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I am building an L shaped office desk from pipe, structural fittings. The top will be in two pieces cut from a 4x8 sheet of Baltic birch plywood. I'd like the desk, including the top, to be disassemble-able and, if at all possible, for there not to be a leg at the inside corner.

I'm looking for recommendations on joining the two top pieces given the above objectives (includes orientation of joint - see image)

Some thoughts I've had (NB: effectively total noob to this sort of thing)

  • simply glue it (permanent)
  • dowel, biscuits, spline (permanent, complex/hard for me)
  • apron across the edge with the joint
  • piece across joint on underside screwed into the top pieces (prob. can't disassemble too many times)
  • dog bone fasteners

diagram of top with joint orientation alternatives

Thanks

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I have redrawn your desk top and would suggest the following:

Redrawn table top

  • Don't mess around with a mitered corner (At best you're just wasting wood with the triangular cut-offs.
  • Make the top of two rectangles joined with the lap joint(easy) or the dog bones (fun to work out).
  • Assuming you plan on using flanges to join the legs to the top, overlap one flange so that it attaches to both pieces of the top. Most of the load will be carried by the leg and little load needs to transferred from one piece of the top to the next. The leg labeled as optional is necessary only if you are anticipating heavy loads (e.g. lots of books)

I have seen tables with pipe legs like you plan to use. They have seemed remarkably stable and will hold up quite nicely if not abused - move by lifting, not dragging; it's not a chair so don't sit or dance on it.

The ability to knock down and re-build a piece of furniture is over-rated for the needs of most people. While young, still getting an education, moving every year or two years, it is handy, but in the end, modular furniture is re-assembled at most a handful of times. So, listen to Benchwerks, if the screw holes become too loose, relocate them.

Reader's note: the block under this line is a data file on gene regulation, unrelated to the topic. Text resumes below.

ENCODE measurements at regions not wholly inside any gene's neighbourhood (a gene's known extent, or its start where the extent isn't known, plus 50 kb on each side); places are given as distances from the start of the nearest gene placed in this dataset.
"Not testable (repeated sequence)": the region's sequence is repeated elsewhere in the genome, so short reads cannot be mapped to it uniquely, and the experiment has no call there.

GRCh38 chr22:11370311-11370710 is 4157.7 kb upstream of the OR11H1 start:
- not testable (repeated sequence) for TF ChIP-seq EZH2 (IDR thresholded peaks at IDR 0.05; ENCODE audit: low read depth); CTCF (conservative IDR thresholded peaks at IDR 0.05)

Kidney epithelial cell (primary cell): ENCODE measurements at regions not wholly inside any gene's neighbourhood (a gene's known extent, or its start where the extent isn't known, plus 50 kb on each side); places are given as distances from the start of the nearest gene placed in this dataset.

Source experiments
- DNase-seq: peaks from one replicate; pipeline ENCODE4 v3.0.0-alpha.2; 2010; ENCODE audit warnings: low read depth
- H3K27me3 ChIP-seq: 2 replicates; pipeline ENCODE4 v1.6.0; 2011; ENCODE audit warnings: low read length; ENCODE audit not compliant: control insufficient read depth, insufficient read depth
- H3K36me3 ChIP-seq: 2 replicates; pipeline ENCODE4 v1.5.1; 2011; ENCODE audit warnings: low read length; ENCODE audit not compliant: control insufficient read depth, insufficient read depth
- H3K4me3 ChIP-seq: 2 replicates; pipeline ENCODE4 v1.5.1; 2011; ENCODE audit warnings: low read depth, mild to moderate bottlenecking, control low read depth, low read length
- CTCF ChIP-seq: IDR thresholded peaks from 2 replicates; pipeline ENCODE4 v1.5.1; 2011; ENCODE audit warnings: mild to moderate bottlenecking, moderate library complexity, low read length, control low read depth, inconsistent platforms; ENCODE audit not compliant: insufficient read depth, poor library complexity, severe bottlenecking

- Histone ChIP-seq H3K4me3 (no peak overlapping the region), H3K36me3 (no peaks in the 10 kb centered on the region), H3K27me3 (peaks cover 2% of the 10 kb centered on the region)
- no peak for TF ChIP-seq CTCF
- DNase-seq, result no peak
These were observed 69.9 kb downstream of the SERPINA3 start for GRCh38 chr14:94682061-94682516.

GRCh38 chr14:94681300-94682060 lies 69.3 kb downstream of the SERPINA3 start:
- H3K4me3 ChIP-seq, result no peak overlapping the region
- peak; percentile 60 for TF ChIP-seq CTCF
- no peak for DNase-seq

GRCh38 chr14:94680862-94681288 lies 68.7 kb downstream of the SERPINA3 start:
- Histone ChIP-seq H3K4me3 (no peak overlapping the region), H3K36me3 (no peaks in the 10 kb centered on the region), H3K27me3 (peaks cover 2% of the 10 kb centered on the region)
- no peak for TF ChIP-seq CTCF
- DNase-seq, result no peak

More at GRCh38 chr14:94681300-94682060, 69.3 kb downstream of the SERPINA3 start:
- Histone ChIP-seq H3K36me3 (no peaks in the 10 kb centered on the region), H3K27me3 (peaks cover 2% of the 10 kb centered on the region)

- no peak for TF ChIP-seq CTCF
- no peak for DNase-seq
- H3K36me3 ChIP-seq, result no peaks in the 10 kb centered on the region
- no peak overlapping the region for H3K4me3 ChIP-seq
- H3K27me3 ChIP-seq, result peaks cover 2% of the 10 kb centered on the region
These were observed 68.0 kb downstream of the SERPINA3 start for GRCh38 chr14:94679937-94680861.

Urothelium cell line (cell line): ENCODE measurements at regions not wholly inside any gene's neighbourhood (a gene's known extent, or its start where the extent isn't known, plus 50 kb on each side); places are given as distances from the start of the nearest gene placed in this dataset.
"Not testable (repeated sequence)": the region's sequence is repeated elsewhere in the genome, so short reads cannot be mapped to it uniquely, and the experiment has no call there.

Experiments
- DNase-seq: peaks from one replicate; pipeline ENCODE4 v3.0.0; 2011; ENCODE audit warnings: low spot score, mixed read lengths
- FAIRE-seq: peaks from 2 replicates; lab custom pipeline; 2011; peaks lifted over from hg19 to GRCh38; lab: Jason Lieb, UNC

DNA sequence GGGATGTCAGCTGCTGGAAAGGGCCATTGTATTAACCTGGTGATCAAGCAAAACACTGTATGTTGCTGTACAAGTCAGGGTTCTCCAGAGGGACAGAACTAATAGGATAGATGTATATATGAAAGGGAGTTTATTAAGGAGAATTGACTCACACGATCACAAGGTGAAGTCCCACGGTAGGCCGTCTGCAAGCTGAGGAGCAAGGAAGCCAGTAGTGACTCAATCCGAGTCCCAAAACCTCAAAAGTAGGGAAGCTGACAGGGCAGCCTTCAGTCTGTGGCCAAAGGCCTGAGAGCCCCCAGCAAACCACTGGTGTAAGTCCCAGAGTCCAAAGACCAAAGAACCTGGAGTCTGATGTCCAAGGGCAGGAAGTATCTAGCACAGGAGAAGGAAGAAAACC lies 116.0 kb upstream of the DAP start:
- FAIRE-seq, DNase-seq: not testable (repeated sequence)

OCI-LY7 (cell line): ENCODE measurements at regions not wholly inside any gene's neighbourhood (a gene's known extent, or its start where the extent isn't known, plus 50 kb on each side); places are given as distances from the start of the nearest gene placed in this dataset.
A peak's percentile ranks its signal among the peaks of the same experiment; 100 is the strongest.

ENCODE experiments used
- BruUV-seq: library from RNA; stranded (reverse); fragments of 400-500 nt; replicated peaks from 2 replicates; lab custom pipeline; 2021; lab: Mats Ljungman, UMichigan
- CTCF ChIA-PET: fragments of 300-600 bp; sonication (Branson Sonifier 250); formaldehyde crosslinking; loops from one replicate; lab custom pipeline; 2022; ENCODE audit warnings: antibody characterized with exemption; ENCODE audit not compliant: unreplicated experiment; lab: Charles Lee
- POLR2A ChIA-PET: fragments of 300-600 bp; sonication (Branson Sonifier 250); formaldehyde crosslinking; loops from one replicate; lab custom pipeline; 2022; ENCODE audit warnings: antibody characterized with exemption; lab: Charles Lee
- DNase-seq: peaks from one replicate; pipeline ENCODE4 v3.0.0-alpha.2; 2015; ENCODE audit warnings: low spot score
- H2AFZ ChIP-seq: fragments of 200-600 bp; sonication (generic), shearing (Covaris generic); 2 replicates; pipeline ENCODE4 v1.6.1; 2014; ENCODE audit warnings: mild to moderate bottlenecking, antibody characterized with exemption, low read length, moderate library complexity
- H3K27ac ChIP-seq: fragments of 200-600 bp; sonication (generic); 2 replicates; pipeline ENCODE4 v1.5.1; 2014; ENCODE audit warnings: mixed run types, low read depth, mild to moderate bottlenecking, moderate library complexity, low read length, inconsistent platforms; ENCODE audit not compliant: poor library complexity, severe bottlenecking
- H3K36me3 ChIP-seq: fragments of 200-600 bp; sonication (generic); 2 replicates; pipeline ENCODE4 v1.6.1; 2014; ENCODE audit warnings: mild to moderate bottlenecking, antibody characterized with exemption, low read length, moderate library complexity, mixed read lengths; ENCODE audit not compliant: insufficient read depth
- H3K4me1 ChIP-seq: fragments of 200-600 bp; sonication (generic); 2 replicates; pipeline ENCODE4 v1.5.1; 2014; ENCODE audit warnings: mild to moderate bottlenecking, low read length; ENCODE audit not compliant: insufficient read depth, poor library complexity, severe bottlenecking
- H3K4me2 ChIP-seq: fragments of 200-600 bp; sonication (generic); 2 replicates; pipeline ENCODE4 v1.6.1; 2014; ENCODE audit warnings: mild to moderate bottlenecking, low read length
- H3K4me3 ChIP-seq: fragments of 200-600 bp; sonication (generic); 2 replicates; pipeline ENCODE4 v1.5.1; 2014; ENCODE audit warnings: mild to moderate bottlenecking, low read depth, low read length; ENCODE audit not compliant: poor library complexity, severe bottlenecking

After thought: My experience with Baltic birch has been that it comes in square sheets 60" on a side. You can make your top without piecing together parts.

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There are several considerations you have to address for you concept.

  • Appearance-wise, consider the direction of the wood grain at the various joints. You show a 38" x 24" butting to an 18" x 54". If you are using a single piece of plywood you must change the grain direction at the joint, so if appearances are important decide of other joint directions work better.
  • Material thickness and strength. Your desktop material is thin and dowels or splines may too weak to support weight and/or movement, it depends on how it will be used. A stronger joint option for this application might be to screw/glue attach a second piece of plywood (4"x 24"+/-) to connect the two pieces from below.
  • The joint location will be the weakest point of the desktop (think of the connection as a hinge location. Interrupting the desktop with a joint in the middle (more or less) of the span is asking for failure unless that joint is adequately supported below.
  • Connecting legs with flat plates to the underside of the desk will not be stable. See this question for additional thoughts on this problem.
  • In order to adequately support your desktop you should consider aprons at least 3-4" deep. The inside corner of the desk where you wish to avoid a leg must carry across the entire width of the desk (56") and connect to an apron on the 54" side that is supported by the corner legs. Consider the height of the top, seat and clearance for the persons body when determining the length of your legs.

(BTW, it is always helpful to draw your project to scale.)

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Given your level of experience, I would choose the "piece across the joint" option. It's been used in the countertop industry for eons. Since you are using Baltic Birch for the top (excellent choice in terms of stability and relative strength) you can glue and clamp everything together. Or not, if you plan on taking it apart - you can always change the location of the screw holes.

Other issues, such as what sort of load this top will carry, require more info. But you got a good start!

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